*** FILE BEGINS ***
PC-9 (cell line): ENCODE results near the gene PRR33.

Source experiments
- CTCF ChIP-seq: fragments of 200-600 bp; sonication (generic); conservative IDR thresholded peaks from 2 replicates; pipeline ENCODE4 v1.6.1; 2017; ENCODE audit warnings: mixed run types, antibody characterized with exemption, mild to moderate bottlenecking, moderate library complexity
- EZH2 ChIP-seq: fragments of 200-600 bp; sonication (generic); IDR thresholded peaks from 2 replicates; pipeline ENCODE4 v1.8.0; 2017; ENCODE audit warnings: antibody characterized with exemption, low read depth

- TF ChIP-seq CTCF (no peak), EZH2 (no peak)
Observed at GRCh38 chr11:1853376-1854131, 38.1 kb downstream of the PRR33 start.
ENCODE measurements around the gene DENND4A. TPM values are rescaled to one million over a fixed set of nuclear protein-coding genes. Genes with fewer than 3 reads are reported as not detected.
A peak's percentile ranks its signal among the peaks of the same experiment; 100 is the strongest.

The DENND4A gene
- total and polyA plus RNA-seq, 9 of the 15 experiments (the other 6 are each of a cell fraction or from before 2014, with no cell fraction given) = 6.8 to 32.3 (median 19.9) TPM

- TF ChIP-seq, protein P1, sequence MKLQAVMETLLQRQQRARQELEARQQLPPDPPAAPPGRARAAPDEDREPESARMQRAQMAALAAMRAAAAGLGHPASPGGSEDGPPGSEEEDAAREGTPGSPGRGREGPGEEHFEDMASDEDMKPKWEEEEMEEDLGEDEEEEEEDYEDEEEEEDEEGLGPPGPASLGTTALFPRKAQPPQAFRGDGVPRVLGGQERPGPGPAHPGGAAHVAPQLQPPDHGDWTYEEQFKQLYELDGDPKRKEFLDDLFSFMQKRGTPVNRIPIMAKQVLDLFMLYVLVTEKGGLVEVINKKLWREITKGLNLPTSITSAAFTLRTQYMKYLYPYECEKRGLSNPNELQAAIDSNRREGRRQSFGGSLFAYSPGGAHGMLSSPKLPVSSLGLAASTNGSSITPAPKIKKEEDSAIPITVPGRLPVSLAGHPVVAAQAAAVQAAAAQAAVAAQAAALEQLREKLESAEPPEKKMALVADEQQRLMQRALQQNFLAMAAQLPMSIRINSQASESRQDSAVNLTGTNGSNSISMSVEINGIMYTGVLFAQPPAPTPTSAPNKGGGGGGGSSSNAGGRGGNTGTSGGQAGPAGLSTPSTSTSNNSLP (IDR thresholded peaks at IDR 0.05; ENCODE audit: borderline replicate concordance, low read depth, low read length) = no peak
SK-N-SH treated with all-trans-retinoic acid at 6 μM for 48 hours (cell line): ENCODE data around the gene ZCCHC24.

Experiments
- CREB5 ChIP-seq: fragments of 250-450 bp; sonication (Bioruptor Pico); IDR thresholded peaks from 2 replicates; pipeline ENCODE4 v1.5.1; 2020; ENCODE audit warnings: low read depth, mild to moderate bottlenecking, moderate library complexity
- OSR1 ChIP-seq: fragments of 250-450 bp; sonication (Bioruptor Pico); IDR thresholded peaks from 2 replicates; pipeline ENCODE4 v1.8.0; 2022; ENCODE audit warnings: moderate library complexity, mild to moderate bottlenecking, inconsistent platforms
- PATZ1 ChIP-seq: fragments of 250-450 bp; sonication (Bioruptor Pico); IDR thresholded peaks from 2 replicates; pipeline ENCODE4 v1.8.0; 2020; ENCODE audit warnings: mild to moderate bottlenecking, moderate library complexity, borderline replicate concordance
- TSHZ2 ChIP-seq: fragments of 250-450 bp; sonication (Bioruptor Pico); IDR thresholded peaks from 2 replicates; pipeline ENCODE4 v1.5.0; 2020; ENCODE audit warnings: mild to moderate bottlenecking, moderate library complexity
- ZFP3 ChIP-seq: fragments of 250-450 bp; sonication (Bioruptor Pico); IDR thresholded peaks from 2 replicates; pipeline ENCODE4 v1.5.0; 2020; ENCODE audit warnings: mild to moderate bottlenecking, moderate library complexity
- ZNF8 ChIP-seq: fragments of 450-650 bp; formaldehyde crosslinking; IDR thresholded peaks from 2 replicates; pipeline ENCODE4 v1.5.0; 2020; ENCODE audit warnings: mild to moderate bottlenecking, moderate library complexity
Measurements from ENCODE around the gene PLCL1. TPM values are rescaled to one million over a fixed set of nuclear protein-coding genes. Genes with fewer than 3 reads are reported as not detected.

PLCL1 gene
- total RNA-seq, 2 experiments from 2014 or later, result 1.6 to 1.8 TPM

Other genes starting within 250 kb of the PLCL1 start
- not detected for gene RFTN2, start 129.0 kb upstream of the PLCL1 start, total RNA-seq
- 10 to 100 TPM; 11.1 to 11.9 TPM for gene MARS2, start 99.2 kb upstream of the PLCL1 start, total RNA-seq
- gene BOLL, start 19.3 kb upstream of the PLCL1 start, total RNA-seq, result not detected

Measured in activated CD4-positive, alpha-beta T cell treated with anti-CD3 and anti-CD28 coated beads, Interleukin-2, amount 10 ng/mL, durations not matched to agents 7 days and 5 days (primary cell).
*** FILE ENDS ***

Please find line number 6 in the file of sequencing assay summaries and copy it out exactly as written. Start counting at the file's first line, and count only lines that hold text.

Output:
Observed at GRCh38 chr11:1853376-1854131, 38.1 kb downstream of the PRR33 start.